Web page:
The Montreal Convention is a multi-national treaty that governs the rights of passengers aboard international flights where the country of origin and the country of destination are both signatories to the treaty. Most developed (and many lesser developed) countries have signed the Montreal Convention, so it is applicable to the vast majority of international flights. As a treaty, the Montreal Convention is honored by U.S. Courts.
When applicable, the Montreal Convention applies to all carriage of persons, baggage or cargo by aircraft. This blog will address the rights of those injured or killed on a flight to which the Montreal Convention applies. A second blog, later this week, will address rights with respect to baggage and cargo.
The Montreal Convention has a two-tiered system for damages arising from injury or death while aboard an international flight. In the first tier, an airline is automatically liable for proven damages up to 113,100 Special Drawing Rights (“SDRs”). An SDR is sort of a pretend currency established and managed by the International Monetary Fund to be used as a common benchmark in certain international transactions. As of now, the value of 113,100 SDRs is about U.S. $175,000.
Thus, if someone is injured or killed aboard a flight covered by the Montreal Convention, the airline will automatically owe each passenger some amount of money up to about $175,000, depending on the amount of damages that the passenger can prove. And, the airline cannot put that obligation off on anyone else, even if the accident or incident was caused by some entity other than the airline. In legal terms, the airline is strictly liable for that amount. Of course, the airline can try and recover the money it has to pay from the entity that actually caused the accident (if that is the case), but that it a topic for another day.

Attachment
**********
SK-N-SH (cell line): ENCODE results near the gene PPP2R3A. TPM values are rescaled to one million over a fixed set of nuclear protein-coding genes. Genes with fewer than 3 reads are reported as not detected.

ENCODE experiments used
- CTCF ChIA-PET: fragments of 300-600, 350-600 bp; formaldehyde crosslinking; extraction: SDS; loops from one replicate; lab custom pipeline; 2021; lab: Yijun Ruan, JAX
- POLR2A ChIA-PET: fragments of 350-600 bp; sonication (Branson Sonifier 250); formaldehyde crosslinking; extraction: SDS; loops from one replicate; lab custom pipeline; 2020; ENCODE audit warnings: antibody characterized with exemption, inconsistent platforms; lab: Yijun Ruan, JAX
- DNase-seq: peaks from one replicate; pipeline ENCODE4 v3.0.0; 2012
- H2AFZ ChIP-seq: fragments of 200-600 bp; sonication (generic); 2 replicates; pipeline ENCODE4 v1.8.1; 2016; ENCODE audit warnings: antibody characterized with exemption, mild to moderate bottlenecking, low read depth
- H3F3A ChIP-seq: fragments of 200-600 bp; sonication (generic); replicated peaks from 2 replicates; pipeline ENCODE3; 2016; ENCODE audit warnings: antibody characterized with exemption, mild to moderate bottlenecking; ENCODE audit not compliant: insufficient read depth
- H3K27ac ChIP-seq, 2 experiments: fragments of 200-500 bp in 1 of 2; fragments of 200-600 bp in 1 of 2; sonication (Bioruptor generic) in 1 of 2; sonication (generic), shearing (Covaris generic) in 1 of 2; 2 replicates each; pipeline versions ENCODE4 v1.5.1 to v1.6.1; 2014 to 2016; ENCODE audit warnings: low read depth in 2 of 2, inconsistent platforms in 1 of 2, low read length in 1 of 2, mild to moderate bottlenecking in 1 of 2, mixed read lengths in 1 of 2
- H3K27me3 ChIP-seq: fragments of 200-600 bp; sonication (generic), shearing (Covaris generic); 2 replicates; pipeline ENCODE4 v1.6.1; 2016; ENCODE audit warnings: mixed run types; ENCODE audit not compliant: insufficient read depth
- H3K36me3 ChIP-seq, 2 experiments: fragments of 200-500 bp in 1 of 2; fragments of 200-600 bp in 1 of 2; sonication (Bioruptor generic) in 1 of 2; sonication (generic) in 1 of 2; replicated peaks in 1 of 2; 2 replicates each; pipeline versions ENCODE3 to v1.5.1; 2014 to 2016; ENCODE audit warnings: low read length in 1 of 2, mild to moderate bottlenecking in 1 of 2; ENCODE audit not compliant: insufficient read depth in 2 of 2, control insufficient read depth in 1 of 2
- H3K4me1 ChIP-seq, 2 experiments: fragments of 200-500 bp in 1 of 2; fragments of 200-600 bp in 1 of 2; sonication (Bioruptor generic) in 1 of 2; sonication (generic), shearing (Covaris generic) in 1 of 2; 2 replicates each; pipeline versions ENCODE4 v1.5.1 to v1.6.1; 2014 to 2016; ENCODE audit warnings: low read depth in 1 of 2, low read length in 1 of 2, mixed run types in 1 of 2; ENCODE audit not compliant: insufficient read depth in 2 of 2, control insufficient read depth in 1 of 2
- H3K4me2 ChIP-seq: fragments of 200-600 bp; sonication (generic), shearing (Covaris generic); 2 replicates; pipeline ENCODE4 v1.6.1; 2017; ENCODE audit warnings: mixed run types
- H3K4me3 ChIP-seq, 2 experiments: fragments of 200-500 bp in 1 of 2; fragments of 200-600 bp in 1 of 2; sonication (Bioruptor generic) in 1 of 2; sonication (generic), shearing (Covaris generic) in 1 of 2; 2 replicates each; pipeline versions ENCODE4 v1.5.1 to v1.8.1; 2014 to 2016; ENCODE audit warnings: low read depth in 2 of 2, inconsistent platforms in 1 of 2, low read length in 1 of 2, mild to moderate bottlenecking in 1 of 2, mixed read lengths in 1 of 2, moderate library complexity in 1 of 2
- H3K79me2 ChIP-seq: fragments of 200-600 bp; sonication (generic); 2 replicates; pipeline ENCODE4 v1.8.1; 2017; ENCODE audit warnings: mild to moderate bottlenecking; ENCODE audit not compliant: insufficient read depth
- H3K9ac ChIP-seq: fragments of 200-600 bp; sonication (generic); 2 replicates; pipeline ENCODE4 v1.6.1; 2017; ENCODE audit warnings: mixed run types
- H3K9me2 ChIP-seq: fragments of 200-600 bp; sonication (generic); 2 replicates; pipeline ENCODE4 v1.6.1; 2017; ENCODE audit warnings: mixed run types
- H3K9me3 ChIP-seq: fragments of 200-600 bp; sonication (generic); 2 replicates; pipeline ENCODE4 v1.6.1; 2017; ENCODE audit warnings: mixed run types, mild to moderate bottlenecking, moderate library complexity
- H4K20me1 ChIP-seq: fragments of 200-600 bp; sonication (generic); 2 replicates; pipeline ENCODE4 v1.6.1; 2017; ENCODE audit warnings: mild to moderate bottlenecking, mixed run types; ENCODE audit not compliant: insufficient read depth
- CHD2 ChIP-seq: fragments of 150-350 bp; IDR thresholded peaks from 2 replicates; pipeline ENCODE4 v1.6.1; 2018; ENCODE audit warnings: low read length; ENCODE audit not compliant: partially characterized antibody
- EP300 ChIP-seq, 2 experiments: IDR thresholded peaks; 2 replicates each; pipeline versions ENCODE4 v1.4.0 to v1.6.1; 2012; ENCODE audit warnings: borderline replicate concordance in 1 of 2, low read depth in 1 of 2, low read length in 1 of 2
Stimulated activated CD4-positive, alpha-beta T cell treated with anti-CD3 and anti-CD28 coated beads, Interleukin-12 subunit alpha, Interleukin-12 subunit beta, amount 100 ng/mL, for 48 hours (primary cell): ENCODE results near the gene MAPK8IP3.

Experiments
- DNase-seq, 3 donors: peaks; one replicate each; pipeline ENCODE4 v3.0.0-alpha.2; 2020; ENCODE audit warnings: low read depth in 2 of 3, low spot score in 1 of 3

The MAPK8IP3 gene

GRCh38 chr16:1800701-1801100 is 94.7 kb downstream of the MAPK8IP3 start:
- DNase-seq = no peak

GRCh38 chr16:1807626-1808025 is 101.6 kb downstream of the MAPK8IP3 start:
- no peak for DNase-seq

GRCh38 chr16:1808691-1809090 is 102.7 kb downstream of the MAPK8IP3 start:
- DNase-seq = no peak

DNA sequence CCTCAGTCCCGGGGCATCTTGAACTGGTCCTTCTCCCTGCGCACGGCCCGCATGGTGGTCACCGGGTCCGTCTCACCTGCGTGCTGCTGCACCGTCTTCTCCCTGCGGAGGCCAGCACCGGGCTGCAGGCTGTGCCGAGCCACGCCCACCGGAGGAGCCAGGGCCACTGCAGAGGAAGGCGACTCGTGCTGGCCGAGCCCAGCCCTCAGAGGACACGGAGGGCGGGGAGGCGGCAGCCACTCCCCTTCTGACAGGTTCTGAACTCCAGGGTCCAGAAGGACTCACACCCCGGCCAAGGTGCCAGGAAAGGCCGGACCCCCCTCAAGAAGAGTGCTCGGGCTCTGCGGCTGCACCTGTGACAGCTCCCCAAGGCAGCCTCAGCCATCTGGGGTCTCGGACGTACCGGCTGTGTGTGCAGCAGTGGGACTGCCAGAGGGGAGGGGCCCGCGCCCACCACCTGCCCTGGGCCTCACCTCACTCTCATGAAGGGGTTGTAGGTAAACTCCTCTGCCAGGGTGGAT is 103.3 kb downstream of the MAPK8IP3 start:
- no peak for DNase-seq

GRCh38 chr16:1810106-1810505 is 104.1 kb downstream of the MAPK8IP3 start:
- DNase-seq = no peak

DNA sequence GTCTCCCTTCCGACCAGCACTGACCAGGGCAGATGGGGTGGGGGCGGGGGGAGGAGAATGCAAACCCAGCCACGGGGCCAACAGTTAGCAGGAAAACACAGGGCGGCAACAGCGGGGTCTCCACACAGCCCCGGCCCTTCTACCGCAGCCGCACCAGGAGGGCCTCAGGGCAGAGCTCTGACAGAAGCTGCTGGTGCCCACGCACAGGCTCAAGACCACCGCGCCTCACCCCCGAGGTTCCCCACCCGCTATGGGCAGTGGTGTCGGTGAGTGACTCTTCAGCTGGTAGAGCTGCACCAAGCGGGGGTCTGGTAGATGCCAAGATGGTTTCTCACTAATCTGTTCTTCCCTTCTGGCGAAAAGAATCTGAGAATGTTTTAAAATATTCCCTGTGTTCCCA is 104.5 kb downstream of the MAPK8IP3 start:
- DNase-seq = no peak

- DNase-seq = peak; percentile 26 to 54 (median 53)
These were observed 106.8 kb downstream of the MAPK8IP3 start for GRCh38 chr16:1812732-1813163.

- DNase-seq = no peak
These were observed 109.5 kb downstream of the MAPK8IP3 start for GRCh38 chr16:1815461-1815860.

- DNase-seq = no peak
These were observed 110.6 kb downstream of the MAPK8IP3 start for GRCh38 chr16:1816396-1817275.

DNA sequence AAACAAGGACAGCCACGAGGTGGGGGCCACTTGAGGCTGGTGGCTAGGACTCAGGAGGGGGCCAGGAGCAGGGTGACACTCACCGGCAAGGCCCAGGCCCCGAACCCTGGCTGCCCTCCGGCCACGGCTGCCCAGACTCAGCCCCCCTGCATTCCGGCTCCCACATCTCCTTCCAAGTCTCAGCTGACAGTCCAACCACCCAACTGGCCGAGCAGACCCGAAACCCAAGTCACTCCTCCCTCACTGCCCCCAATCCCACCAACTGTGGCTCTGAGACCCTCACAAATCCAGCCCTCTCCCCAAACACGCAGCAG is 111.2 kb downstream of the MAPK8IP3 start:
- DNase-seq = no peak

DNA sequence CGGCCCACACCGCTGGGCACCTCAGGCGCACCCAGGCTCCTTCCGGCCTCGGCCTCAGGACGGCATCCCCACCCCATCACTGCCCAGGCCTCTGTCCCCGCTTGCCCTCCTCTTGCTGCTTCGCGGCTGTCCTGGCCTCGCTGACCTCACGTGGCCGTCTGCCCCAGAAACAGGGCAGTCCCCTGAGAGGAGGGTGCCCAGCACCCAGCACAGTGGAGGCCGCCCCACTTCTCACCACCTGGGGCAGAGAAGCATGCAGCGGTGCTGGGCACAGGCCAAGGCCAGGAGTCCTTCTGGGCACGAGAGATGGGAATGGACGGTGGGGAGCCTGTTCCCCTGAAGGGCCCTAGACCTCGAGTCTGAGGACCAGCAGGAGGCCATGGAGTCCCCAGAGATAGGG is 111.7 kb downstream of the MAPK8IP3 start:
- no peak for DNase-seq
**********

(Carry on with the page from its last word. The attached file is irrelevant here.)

The second tier of damages under the Montreal Convention applies when a passenger’s provable damages exceed 113,100 SDRs. In such cases, the carrier can limit its liability above 113,100 SDRs, but only if it can prove: (1) that the damages were not caused by the airline’s negligence; or (2) that the damages were solely due to the negligence of some other party.
Obviously, if an airline has proven the second of these conditions, it has also proven the first. In other words, if some entity other than the airline is solely responsible for an accident, then the airline cannot also be responsible. But the first condition, standing alone, would be for things such as acts of god or acts of war, or some circumstance where no one was negligent. In any event, under the second tier, the airline will be responsible for the full, unlimited amount of damages caused by an accident unless it can show that it was not negligent or that some other entity was completely responsible.